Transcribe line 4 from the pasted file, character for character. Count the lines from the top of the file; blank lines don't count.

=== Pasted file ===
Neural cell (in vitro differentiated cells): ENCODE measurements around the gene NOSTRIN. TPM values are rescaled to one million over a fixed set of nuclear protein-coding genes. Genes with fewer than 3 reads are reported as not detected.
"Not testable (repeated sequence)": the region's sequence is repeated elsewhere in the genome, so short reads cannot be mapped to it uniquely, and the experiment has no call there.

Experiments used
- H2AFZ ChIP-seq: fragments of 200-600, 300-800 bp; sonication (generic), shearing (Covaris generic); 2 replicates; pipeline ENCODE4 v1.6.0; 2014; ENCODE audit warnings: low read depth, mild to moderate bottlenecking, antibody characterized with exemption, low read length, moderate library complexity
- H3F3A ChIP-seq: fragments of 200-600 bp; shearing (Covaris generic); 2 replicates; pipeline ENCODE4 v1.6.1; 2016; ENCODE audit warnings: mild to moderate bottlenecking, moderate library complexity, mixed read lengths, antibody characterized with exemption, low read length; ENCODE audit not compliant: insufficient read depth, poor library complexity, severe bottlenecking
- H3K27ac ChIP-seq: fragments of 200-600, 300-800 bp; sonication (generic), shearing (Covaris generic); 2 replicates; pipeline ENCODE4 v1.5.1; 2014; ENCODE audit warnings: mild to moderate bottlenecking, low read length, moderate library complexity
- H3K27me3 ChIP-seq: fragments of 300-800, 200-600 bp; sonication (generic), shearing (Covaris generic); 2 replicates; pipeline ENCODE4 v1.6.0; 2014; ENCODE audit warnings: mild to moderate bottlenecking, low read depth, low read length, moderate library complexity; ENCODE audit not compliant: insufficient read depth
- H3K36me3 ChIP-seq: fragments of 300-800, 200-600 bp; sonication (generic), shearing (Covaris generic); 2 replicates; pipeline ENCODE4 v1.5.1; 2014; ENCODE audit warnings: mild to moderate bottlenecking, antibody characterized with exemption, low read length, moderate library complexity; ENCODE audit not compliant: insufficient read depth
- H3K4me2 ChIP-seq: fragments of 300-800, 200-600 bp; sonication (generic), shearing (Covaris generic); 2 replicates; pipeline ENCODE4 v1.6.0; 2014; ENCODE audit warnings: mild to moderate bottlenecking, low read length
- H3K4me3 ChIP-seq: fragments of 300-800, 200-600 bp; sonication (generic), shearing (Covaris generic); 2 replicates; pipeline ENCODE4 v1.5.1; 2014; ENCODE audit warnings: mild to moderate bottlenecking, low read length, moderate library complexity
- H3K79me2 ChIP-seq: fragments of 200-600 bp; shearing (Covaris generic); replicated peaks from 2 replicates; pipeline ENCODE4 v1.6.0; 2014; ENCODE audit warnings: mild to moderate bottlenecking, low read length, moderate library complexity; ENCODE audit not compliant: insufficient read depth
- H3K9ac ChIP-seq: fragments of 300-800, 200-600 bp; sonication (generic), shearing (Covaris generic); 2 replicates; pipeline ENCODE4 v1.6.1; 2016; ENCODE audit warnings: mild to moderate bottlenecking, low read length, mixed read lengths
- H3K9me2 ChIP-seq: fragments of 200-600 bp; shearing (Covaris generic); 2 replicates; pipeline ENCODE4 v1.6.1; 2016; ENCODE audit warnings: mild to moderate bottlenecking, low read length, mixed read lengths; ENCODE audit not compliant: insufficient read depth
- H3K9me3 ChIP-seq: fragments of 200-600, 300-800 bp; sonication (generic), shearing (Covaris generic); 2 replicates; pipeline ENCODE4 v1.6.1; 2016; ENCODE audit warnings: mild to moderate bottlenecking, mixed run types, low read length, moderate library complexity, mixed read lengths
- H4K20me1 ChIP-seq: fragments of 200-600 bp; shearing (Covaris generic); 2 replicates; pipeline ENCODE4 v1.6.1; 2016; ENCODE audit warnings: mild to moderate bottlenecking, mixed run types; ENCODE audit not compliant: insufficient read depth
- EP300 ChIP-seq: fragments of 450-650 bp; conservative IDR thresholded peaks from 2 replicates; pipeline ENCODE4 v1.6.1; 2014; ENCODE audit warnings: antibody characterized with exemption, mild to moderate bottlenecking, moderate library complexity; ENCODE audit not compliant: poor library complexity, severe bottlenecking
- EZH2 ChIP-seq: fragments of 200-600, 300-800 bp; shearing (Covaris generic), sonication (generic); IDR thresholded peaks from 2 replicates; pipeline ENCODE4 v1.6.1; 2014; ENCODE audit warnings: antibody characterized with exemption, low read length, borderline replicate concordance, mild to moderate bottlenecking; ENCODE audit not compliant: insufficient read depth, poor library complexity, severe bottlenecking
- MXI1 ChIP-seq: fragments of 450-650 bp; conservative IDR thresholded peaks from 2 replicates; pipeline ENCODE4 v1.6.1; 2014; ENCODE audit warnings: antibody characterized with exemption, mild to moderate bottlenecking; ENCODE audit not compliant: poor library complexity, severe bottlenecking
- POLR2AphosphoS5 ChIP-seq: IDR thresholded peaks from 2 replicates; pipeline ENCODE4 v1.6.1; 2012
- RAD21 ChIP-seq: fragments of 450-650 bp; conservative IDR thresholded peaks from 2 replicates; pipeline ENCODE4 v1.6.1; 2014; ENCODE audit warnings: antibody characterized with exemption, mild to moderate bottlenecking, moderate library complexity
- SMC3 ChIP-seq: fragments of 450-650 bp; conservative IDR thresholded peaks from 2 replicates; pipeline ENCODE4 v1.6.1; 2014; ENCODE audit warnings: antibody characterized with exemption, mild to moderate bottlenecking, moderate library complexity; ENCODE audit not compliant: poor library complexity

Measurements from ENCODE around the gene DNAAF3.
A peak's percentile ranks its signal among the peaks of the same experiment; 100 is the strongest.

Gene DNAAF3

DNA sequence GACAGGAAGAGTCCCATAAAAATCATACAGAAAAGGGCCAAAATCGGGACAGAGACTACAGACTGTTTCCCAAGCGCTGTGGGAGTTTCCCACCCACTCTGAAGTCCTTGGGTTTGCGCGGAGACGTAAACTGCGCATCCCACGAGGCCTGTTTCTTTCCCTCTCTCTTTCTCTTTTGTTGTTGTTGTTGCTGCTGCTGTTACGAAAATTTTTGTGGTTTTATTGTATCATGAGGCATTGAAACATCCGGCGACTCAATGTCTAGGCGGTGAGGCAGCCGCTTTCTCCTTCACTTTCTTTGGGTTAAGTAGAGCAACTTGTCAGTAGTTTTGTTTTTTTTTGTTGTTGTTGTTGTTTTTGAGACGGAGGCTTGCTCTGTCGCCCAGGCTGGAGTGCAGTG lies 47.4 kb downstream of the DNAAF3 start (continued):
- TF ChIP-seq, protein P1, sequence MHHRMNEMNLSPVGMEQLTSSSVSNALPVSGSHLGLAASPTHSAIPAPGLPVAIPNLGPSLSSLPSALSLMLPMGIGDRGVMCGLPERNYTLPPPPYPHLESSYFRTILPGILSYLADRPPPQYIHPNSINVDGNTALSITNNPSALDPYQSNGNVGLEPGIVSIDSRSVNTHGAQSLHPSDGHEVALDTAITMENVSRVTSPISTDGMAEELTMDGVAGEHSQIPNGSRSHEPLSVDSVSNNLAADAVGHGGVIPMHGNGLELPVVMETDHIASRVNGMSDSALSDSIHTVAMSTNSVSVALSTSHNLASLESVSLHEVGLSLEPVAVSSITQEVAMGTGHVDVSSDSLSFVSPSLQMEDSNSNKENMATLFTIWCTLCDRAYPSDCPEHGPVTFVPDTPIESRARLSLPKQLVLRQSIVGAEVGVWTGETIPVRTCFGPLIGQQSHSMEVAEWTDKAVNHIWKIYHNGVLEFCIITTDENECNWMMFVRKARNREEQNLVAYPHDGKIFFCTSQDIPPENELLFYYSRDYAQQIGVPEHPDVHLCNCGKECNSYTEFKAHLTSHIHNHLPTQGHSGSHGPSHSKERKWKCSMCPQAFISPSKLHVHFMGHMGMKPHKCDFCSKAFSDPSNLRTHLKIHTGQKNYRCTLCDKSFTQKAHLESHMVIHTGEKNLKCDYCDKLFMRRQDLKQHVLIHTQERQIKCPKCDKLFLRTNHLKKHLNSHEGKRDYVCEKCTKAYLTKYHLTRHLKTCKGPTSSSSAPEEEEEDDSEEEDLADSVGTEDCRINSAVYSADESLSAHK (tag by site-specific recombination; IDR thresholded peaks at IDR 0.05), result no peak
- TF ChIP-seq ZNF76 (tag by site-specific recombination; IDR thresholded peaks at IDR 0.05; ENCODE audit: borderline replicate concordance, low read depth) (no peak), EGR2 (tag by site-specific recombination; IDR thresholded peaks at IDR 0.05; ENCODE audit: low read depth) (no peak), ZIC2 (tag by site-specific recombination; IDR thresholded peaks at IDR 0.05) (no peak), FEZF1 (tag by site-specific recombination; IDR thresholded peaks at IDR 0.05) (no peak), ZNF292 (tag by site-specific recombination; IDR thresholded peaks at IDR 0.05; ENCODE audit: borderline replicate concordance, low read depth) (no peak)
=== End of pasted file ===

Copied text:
- H2AFZ ChIP-seq: fragments of 200-600, 300-800 bp; sonication (generic), shearing (Covaris generic); 2 replicates; pipeline ENCODE4 v1.6.0; 2014; ENCODE audit warnings: low read depth, mild to moderate bottlenecking, antibody characterized with exemption, low read length, moderate library complexity